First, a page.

The Bellingham Police Department was awarded law enforcement accreditation by the Washington Association of Sheriffs and Police Chiefs in 2016. We initiated the accreditation process in 2014 and worked for two years to meet the policy and practice requirements to satisfy compliance with the organization’s 133 standards. This is a significant accomplishment and reflects our desire to be at the forefront of professional policing practices and programming in the state of Washington. We are very proud of our department and the men and women whose hard work and dedication have made this recognition possible.

Our training efforts have also helped us maintain best practices. All of our commissioned police personnel completed fair and impartial police training in 2016. This ongoing training helps us understand and identify implicit bias in ourselves and others, and provides strategies to help us override such bias in an effort to promote police legitimacy, provide procedural justice and continue to enhance the organization’s overall mission of “committed to community.”

Crisis intervention

We are also the first city in the state to have all of our commissioned officers receive ongoing crisis-intervention training. This training provides de-escalation skills and scenario-based training when responding to crises so officers have additional tools to do their jobs safely and effectively with minimal force. Partnerships also help keep people with mental illness out of jail, get them into treatment and onto the road to recovery.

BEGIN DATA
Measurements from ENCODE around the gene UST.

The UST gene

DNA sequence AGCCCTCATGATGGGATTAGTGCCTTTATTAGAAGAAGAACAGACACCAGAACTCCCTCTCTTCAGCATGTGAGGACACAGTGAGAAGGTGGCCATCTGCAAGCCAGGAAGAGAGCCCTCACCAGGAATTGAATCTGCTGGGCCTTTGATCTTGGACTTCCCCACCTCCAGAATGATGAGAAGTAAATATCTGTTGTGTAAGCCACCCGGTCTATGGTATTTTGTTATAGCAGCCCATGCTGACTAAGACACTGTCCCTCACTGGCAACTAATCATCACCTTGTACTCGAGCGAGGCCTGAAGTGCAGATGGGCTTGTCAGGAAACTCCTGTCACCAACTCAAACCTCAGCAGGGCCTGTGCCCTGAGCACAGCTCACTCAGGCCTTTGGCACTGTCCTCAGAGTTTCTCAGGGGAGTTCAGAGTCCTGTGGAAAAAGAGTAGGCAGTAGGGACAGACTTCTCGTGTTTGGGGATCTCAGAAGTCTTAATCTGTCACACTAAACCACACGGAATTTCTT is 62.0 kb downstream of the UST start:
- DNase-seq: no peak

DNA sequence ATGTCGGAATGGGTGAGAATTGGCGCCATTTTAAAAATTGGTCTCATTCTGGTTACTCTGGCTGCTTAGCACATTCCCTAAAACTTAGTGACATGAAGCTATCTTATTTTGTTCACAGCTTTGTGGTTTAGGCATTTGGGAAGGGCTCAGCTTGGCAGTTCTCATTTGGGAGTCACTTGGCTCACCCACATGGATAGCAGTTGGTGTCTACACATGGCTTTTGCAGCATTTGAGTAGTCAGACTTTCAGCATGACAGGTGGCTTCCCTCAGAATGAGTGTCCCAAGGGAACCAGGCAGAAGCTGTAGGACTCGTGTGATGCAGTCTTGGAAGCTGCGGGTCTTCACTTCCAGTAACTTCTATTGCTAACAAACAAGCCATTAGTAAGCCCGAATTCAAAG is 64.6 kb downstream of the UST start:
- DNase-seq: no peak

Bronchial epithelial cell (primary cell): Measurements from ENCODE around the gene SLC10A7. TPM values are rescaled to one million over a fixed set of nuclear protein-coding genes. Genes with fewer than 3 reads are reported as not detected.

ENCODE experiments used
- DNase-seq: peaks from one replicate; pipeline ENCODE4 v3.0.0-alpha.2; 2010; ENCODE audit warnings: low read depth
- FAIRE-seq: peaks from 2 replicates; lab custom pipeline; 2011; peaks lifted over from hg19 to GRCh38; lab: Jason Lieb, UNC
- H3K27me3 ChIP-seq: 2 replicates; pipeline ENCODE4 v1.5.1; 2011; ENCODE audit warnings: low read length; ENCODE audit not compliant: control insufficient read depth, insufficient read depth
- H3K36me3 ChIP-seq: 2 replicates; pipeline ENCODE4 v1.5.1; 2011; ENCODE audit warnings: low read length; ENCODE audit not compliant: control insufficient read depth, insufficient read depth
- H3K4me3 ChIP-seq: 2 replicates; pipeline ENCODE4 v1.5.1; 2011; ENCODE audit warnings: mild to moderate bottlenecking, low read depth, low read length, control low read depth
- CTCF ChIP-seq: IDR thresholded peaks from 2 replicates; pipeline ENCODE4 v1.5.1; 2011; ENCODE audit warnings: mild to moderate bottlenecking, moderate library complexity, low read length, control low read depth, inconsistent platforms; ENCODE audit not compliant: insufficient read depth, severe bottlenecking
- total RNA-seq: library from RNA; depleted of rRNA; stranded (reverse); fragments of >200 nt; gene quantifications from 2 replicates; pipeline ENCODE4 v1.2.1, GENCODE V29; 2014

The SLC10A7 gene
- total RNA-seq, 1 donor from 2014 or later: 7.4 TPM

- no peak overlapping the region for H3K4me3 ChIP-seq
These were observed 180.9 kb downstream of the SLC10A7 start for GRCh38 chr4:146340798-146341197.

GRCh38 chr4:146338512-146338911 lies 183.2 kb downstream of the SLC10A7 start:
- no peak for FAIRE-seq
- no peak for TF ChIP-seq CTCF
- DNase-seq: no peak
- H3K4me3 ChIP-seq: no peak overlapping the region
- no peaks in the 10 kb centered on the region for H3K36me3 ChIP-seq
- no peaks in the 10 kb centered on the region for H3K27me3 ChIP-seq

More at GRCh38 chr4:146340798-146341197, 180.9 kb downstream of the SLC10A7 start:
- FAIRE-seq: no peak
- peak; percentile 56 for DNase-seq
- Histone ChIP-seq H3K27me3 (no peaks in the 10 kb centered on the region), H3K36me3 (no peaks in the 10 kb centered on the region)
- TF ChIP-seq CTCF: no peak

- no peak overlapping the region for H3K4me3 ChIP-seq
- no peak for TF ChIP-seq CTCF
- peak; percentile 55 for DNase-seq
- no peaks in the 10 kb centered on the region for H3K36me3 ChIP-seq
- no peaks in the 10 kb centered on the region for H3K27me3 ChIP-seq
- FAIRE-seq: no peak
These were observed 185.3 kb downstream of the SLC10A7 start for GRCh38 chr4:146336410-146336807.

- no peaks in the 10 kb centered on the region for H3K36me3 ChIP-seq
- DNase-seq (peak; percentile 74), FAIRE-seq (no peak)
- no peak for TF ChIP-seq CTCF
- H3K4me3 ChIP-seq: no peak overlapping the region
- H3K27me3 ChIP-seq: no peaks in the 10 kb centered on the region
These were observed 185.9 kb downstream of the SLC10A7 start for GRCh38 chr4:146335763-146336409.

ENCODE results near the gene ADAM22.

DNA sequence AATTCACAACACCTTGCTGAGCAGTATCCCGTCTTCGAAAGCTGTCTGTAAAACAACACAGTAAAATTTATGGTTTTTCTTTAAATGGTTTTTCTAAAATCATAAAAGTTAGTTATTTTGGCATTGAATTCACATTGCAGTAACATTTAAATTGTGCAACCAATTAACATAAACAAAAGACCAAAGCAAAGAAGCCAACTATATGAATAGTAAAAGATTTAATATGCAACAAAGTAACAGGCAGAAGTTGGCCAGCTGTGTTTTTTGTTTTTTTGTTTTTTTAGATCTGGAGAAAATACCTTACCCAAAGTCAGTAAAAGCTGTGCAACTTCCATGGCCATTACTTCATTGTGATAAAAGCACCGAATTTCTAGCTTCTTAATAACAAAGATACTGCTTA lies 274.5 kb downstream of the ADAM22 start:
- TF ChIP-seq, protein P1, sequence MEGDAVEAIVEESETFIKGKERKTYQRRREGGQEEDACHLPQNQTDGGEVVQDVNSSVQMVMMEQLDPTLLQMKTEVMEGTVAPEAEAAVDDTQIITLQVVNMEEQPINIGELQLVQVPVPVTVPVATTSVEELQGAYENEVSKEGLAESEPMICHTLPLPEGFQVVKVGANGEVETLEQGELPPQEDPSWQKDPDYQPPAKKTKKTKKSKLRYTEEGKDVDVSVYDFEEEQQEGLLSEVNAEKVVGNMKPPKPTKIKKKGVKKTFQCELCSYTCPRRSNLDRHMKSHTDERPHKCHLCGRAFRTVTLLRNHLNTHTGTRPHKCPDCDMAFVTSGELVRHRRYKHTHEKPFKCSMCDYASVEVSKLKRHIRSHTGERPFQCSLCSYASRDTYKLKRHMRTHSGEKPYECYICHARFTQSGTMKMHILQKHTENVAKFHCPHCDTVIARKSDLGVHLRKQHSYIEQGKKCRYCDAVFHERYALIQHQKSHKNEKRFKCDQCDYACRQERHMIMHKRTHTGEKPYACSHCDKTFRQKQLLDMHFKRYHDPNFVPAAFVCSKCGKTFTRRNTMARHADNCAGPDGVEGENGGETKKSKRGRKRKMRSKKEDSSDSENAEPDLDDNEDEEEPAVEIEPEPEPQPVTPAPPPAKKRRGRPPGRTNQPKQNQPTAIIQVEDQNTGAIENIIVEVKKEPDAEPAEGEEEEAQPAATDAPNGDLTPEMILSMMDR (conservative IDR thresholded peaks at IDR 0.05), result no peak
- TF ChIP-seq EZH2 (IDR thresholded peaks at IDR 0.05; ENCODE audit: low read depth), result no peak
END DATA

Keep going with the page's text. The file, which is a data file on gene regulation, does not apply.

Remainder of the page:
These are just a few of the many things we are doing to promote our organizational philosophy of community policing, and it’s an ever-evolving process. We live our mission of “committed to community” every day – they aren’t just words to us. We believe in empowering our officers with decision-making, and they are engaged in our mission not just when they are on duty, but also as coaches, tutors, volunteers and neighbors. Like any agency, the department is made up of human beings, and while none of us is perfect, when problems arise in the organization, they are addressed. We strive to do the right thing and we think we’re on the right path.

But we need your help. Without the partnership of all of our residents and neighbors, we have no legitimacy. We recognize that the authority of the badge is not enough – we also need the public trust, and recognize that we earn that public trust through our daily actions. We invite you to see for yourself what we mean by “committed to community.” If you would like us to come to a meeting, talk with your youth group, or just meet with you one-on-one, don’t hesitate to reach out to us at 360-778-8800.

We can’t do this alone, but together Bellingham can continue to be a national leader on how to create a positive, successful partnership between our Police Department and our community.

Cliff Cook is the Bellingham police chief. This is one of a series of monthly Civic Agenda reports The Bellingham Herald invited Bellingham Mayor Kelli Linville to provide to share updates about city of Bellingham issues and projects. She invites citizens to contact her at 360-778-8100 or mayorsoffice@cob.org.